This article is from the Alternative Medicine Therapies guide.
After reviewing your medical history, the chiropractor will discuss your general health with you and conduct a thorough physical examination, which will include orthopedic and neurological evaluations. The session might include a review of past X rays or you may be asked to have new ones taken. The course of treatment will probably include a series of adjustments to help realign your spine, neck, or other problem areas.
The chiropractor may ask you to lie down on a padded massage-type table for spinal adjustments or you may be seated on a stool or in a special chair that provides access to your back. You may be treated fully clothed or asked to undress and wear a hospital gown.
Before doing any manipulation, the chiropractor should explain exactly what the process involves. Typically, chiropractic is performed using very little force, although techniques vary. As the chiropractor applies pressure to your spine, you may hear (and feel) a popping sound, like a knuckle cracking. You should not feel any serious discomfort from the adjustment, however. If you do, it is important to let the chiropractor know immediately. Many patients find the experience relaxing. Most describe feeling less pain, reduced tension, and more flexibility in the areas that were adjusted.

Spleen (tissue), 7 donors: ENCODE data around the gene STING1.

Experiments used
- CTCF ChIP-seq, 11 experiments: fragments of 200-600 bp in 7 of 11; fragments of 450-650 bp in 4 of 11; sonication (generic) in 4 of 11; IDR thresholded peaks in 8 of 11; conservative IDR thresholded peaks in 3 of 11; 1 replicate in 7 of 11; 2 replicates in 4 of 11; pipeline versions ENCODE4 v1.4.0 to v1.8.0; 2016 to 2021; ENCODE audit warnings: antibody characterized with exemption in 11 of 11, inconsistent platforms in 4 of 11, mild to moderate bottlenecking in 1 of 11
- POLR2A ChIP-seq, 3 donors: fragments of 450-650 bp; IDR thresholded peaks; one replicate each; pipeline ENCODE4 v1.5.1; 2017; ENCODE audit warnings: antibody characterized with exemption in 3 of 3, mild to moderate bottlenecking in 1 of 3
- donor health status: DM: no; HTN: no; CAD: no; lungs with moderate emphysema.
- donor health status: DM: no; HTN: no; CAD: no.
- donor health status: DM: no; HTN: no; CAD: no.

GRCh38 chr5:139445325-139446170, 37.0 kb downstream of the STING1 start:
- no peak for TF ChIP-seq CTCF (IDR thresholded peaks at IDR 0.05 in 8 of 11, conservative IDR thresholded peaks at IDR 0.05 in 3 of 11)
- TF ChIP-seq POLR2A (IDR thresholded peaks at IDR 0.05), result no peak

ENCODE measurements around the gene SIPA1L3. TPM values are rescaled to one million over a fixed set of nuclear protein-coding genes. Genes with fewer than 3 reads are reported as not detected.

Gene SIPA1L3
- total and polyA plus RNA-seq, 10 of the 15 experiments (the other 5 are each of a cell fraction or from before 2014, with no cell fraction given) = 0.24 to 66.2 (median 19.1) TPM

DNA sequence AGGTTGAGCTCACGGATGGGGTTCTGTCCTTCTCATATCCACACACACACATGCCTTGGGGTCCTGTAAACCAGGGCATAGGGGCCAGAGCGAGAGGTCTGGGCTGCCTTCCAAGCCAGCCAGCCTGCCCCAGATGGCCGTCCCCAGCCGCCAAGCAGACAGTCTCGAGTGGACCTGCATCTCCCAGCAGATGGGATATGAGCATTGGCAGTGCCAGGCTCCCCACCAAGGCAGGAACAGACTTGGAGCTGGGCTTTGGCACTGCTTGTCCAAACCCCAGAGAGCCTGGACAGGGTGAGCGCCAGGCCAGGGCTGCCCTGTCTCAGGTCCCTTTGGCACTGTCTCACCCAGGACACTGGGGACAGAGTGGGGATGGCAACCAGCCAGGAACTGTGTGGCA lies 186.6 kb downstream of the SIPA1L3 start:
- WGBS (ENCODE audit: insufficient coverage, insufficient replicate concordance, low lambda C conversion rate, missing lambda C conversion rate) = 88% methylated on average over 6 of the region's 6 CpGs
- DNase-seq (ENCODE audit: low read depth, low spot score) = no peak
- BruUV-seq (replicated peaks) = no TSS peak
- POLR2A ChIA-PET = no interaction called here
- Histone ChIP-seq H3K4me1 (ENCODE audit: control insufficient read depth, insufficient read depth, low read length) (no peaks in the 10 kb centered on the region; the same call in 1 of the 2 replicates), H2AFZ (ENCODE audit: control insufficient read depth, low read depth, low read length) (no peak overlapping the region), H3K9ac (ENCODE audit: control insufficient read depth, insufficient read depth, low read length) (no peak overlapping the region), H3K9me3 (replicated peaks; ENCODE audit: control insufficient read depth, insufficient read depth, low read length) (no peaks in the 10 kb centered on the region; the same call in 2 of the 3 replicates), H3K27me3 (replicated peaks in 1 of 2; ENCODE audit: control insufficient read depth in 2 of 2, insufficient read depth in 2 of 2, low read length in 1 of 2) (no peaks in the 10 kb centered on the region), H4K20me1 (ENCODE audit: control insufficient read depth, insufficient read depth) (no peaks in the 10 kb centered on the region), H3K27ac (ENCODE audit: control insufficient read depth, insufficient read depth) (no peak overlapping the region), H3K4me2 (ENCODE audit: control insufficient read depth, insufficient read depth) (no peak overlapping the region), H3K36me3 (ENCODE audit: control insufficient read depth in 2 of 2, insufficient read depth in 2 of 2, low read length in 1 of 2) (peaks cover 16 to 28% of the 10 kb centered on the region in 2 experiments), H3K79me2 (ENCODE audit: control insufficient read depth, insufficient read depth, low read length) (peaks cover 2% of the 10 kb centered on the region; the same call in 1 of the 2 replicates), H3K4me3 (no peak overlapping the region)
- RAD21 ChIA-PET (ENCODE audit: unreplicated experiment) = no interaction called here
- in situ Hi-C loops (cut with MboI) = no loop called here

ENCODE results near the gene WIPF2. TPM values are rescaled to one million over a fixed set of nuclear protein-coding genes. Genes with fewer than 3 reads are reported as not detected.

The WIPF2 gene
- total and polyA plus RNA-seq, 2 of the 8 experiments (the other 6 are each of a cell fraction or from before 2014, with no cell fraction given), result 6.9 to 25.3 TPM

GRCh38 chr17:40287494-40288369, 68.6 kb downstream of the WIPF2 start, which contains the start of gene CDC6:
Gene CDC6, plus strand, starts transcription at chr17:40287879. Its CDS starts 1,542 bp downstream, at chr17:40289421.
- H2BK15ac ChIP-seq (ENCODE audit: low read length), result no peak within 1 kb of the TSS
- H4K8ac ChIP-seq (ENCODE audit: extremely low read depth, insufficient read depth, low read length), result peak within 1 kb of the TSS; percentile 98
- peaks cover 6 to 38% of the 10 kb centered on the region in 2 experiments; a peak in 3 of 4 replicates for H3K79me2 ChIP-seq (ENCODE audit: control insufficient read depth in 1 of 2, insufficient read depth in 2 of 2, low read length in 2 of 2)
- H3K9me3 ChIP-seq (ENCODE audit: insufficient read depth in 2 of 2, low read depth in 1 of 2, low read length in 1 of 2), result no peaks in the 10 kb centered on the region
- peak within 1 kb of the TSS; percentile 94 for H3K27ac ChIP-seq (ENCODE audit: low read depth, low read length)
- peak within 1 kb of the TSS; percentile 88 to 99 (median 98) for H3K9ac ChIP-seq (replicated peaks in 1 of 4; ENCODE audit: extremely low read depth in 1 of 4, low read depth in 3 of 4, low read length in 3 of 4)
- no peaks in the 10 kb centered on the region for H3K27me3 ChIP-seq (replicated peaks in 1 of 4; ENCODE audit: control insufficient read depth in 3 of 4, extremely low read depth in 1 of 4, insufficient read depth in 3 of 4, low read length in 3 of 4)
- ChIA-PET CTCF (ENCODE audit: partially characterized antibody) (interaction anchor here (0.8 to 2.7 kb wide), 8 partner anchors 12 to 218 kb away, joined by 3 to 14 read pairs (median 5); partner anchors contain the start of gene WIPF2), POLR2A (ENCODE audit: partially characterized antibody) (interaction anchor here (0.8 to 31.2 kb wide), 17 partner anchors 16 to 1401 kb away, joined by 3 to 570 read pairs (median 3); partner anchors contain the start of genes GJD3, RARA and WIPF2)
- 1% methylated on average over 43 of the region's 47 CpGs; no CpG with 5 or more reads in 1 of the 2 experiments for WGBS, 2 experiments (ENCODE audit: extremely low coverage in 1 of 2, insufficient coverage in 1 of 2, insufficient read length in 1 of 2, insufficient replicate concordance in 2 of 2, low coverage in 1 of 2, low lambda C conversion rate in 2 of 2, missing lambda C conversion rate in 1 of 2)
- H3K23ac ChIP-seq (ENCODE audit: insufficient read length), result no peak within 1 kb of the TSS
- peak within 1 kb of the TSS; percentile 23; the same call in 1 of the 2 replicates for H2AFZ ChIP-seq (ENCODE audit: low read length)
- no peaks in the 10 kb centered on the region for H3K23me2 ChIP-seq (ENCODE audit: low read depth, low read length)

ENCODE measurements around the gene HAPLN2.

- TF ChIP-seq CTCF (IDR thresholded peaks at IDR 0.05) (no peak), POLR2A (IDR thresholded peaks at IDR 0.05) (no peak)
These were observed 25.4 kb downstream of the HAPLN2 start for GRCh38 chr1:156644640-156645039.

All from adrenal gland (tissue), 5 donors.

Some chiropractors (called "straight" chiropractors) adhere strictly to D.D. Palmer's theories, using only spinal adjustments to treat problems. Others (known as "mixers") combine spinal adjustments with adjunct therapies such as massage, heat or ice treatments, rehabilitative exercises, acupuncture, cranial manipulation, and nutritional counseling.
An initial visit usually lasts at least an hour. Subsequent visits may only take 10 to 30 minutes. Sometimes one session with a chiropractor is all that is required to relieve pain. An average course of treatment for an acute problem involves three to five visits a week for two weeks.
Chiropractors generally have working relationships with M.D.s and D.O.s (doctors of osteopathy) and will refer you to one--often an internist or a neurologist--if your condition persists and further testing or treatment appears necessary.